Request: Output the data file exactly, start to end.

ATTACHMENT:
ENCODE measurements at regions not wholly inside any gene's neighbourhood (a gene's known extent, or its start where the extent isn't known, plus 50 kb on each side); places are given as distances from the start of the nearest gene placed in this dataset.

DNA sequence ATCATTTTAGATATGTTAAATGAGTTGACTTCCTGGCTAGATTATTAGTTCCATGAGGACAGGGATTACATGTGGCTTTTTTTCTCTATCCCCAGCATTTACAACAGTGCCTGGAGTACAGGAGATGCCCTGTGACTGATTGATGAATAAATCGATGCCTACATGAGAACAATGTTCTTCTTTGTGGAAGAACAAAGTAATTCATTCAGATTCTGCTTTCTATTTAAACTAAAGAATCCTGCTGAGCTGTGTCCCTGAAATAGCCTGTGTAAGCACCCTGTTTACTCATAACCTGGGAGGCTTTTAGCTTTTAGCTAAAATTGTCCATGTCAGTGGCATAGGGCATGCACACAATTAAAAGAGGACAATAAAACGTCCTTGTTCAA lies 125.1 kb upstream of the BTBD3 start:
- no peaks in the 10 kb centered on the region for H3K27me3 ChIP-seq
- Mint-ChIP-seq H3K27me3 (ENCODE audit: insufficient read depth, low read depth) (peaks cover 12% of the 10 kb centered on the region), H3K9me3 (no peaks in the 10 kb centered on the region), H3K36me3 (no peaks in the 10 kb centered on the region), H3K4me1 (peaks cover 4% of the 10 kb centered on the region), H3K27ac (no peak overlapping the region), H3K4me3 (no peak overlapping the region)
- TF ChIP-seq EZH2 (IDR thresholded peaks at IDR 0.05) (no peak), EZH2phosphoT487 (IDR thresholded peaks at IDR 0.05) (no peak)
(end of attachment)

ENCODE measurements at regions not wholly inside any gene's neighbourhood (a gene's known extent, or its start where the extent isn't known, plus 50 kb on each side); places are given as distances from the start of the nearest gene placed in this dataset.

DNA sequence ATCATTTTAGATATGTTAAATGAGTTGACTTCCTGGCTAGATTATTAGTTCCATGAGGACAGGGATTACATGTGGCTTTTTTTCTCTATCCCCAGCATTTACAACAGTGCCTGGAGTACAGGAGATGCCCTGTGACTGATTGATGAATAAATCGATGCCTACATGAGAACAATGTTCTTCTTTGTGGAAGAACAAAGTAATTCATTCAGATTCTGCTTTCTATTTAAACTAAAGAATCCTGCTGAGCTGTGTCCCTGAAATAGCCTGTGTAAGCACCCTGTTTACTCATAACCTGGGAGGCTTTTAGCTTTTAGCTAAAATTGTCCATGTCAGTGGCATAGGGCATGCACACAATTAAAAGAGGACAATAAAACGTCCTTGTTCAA lies 125.1 kb upstream of the BTBD3 start:
- no peaks in the 10 kb centered on the region for H3K27me3 ChIP-seq
- Mint-ChIP-seq H3K27me3 (ENCODE audit: insufficient read depth, low read depth) (peaks cover 12% of the 10 kb centered on the region), H3K9me3 (no peaks in the 10 kb centered on the region), H3K36me3 (no peaks in the 10 kb centered on the region), H3K4me1 (peaks cover 4% of the 10 kb centered on the region), H3K27ac (no peak overlapping the region), H3K4me3 (no peak overlapping the region)
- TF ChIP-seq EZH2 (IDR thresholded peaks at IDR 0.05) (no peak), EZH2phosphoT487 (IDR thresholded peaks at IDR 0.05) (no peak)